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Case Study of a CFPB Enforcement Action: In re JPMorgan Chase Bank, N.A.; and Chase Bank USA, N.A.

CFPB Focus

The Consumer Financial Protection Bureau (CFPB) brought an enforcement action against JPMorgan Chase Bank, N.A. and Chase Bank USA, N.A. (collectively, the Bank), pursuant to 12 U.S.C. §§ 5563 and 5565 with regard to their billing and administration of identity protection products.  Specifically, it alleged that the Bank had billed customers for credit monitoring and credit protection services that were not, in fact, provided.  The Bank agreed to the issuance of a consent order, pursuant to which the Bank agreed to (a) design and implement various policies and procedures to correct the issue, and to not market any identity protection products until such policies and procedures have been submitted to and approved by the CFPB; (b) make restitution of all amounts illegally charged; and (c) pay a civil monetary penalty of $20 million to the CFPB.


From October 2005 to March 2012, the Bank and its vendors marketed, offered for sale and sold identity protection products that purported to monitor customers' credit information in order to alert them to activity that would indicate identity theft or other fraudulent use of their financial information.  The Bank represented that, in exchange for a monthly fee, the Bank and/or its vendors would provide features that included a product named "3-CFPB Credit Monitoring."  This product was to provide daily monitoring of customers' information at three credit reporting agencies to identify and alert customers to activity that could suggest fraudulent use of their identities.  These products were sold as "add-on" features to new or existing credit card accounts, as well as to retail bank customers and non-customers.  Once the customer was enrolled in the program, the servicing of the identity protection product was delegated by the Bank to Corelogic, Inc. Corelogic was formerly known as First Advantage Membership Services, Inc. for Chase Fraud Detector, True Credit for the Chase Identity Protection, and Intersections, Inc. for Chase Identity Protection.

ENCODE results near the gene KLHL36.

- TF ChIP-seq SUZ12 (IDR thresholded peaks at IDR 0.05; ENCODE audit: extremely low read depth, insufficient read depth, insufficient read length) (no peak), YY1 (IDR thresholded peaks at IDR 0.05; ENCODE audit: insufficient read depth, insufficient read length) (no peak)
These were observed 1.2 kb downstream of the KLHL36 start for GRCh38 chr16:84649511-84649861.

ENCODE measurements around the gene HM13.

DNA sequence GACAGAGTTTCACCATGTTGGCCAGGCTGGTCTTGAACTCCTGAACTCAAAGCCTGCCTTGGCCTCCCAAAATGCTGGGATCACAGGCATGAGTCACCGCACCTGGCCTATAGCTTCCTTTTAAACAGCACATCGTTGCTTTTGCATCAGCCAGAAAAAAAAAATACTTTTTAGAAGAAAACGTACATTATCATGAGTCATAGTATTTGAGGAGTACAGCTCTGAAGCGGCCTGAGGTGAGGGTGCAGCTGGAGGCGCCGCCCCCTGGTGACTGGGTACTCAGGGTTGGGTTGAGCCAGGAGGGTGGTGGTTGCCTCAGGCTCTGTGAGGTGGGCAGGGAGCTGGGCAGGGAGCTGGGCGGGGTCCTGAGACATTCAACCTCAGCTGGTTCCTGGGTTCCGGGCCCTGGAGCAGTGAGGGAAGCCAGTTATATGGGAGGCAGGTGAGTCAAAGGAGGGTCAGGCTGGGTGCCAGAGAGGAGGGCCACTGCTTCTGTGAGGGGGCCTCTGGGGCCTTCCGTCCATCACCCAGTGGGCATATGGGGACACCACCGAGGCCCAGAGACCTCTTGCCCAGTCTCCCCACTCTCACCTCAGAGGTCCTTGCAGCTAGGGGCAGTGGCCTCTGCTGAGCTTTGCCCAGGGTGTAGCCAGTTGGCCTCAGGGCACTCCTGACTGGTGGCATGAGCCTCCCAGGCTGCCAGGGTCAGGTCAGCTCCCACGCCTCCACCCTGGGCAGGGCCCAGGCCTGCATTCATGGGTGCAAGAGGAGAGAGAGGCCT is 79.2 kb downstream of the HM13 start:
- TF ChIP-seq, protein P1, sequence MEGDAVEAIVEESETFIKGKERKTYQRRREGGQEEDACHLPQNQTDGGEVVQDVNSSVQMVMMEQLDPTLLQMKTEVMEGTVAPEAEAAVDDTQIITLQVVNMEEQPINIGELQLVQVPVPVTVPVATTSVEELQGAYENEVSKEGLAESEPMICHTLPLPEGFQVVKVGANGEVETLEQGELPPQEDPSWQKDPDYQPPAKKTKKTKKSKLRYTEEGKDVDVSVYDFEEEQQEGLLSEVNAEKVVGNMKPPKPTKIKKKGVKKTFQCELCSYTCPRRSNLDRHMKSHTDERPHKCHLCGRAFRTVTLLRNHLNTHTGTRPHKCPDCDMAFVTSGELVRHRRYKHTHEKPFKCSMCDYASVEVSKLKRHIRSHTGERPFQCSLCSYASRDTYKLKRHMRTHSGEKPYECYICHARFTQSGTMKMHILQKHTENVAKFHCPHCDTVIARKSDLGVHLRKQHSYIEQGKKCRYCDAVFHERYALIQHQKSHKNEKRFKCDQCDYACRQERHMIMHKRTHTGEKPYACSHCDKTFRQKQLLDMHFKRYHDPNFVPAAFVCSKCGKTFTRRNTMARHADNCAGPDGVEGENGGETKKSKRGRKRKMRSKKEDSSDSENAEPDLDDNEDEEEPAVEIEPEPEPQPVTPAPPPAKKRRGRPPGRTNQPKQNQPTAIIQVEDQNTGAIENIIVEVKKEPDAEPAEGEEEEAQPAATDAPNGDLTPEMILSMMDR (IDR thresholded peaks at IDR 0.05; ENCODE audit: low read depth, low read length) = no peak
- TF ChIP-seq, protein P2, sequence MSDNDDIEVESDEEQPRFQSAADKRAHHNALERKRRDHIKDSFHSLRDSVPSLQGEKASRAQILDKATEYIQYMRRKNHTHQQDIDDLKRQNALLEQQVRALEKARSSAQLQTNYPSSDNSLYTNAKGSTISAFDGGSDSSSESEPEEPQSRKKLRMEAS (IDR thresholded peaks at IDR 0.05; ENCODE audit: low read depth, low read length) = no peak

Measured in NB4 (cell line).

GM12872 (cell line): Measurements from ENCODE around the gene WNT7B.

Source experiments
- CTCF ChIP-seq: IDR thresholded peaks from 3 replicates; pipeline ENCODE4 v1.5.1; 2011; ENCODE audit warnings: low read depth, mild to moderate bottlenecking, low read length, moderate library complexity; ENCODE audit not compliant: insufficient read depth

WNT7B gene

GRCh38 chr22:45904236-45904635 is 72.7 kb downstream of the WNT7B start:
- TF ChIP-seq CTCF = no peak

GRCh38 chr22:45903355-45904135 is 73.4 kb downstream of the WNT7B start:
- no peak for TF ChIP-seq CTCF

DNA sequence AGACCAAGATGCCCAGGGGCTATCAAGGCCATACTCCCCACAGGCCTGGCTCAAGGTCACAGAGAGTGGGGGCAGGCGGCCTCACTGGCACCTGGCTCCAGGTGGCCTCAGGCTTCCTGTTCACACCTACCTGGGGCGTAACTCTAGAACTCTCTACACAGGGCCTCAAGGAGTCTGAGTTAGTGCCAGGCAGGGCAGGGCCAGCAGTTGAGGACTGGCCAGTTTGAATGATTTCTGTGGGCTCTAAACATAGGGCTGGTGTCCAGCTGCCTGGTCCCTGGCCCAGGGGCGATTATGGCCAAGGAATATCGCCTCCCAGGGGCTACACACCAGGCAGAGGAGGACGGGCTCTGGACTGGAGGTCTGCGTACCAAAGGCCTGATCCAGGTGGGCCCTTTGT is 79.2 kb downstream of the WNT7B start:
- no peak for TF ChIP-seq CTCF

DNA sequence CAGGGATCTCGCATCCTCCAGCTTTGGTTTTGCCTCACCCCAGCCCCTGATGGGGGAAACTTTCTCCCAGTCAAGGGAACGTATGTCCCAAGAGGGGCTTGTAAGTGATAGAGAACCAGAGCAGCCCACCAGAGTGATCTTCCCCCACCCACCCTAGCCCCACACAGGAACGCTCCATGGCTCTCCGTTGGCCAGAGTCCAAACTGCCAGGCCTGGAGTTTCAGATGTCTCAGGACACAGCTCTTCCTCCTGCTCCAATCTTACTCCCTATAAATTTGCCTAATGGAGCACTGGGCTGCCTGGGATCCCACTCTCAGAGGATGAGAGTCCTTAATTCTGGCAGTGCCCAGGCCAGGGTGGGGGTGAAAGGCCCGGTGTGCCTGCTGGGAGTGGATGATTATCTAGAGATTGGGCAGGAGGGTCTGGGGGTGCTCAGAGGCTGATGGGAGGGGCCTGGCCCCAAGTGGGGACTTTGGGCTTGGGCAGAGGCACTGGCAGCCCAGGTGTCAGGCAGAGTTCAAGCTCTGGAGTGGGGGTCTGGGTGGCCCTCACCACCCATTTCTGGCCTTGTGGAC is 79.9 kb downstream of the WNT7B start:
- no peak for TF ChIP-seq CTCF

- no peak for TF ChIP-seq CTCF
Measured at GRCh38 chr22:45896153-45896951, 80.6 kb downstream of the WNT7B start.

Pursuant to the Fair Credit Reporting Act (FCRA), Corelogic provided customers with the materials necessary to grant it authorization to access their credit information from the reporting agencies in order to activate "3-CFPB Credit Monitoring."  In many cases, however, the CFPB found that some period of time passed before customers provided authorization, or that Corelogic never obtained the authorization.  In still other cases, customers provided authorization, but one or more credit reporting agencies would not process it for various reasons.  These issues were not caught by the Bank's compliance monitoring, service provider management or quality assurance methodologies.  As a result, though the Bank and Corelogic were unable to activate the "3-CFPB Credit Monitoring," those customers were nonetheless billed for those services that were not provided.  The pool of customers affected by this error exceeded 2.1 million customers, who were billed least $270 million in fees and over-limit charges, as well as more than $39 million in associated interest fees.


The Bank and the CFPB agreed to the issuance of a consent order, pursuant to which the Bank was ordered to do the following:

  • Cease and Desist – The Bank is barred from marketing, soliciting, offering for sale and selling its "Chase Identity Protection" and "Chase Fraud Detector" products, until such time as it submits a Compliance Plan to the CFPB.
  • Action Plan – On or before December 18, 2013, the Bank was to submit an Action Plan to the CFPB to address the actions "necessary and appropriate to achieve compliance" with the order, including the development or revision of a written Vendor Management Policy, which must require (a) a written contract between the Bank and its vendor, setting forth the rights and responsibilities of each with respect to the identity protection products; (b) an analysis to be conducted by the Bank prior to contracting with a vendor for services related to the identity protection products; and (c) periodic onsite review by the Bank of the vendors controls, performance and information systems.
  • Unfair, Deceptive or Abusive Acts or Practices (UDAAP) Policy – On or before December 18, 2013, "an appropriate independent qualified group within the Bank" must develop a UDAAP policy for any add-on products, that shall require: